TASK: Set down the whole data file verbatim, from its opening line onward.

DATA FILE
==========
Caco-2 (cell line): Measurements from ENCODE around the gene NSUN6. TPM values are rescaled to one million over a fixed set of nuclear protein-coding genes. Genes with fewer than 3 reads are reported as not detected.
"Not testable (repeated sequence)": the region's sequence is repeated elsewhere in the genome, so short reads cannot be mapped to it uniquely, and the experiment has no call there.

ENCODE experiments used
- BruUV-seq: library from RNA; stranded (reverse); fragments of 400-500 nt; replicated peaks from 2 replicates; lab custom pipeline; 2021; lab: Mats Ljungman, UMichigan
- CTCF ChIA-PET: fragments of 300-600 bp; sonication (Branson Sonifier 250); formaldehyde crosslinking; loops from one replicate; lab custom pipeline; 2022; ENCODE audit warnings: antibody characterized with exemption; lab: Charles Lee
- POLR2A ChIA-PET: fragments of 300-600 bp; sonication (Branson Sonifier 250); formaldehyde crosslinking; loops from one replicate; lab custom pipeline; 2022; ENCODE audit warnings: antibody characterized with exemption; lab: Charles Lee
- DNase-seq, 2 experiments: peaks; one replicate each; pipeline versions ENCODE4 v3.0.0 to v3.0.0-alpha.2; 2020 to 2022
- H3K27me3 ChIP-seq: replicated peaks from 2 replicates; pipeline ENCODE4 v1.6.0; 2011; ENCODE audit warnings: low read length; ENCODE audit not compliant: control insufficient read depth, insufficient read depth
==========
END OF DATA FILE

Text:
Caco-2 (cell line): Measurements from ENCODE around the gene NSUN6. TPM values are rescaled to one million over a fixed set of nuclear protein-coding genes. Genes with fewer than 3 reads are reported as not detected.
"Not testable (repeated sequence)": the region's sequence is repeated elsewhere in the genome, so short reads cannot be mapped to it uniquely, and the experiment has no call there.

ENCODE experiments used
- BruUV-seq: library from RNA; stranded (reverse); fragments of 400-500 nt; replicated peaks from 2 replicates; lab custom pipeline; 2021; lab: Mats Ljungman, UMichigan
- CTCF ChIA-PET: fragments of 300-600 bp; sonication (Branson Sonifier 250); formaldehyde crosslinking; loops from one replicate; lab custom pipeline; 2022; ENCODE audit warnings: antibody characterized with exemption; lab: Charles Lee
- POLR2A ChIA-PET: fragments of 300-600 bp; sonication (Branson Sonifier 250); formaldehyde crosslinking; loops from one replicate; lab custom pipeline; 2022; ENCODE audit warnings: antibody characterized with exemption; lab: Charles Lee
- DNase-seq, 2 experiments: peaks; one replicate each; pipeline versions ENCODE4 v3.0.0 to v3.0.0-alpha.2; 2020 to 2022
- H3K27me3 ChIP-seq: replicated peaks from 2 replicates; pipeline ENCODE4 v1.6.0; 2011; ENCODE audit warnings: low read length; ENCODE audit not compliant: control insufficient read depth, insufficient read depth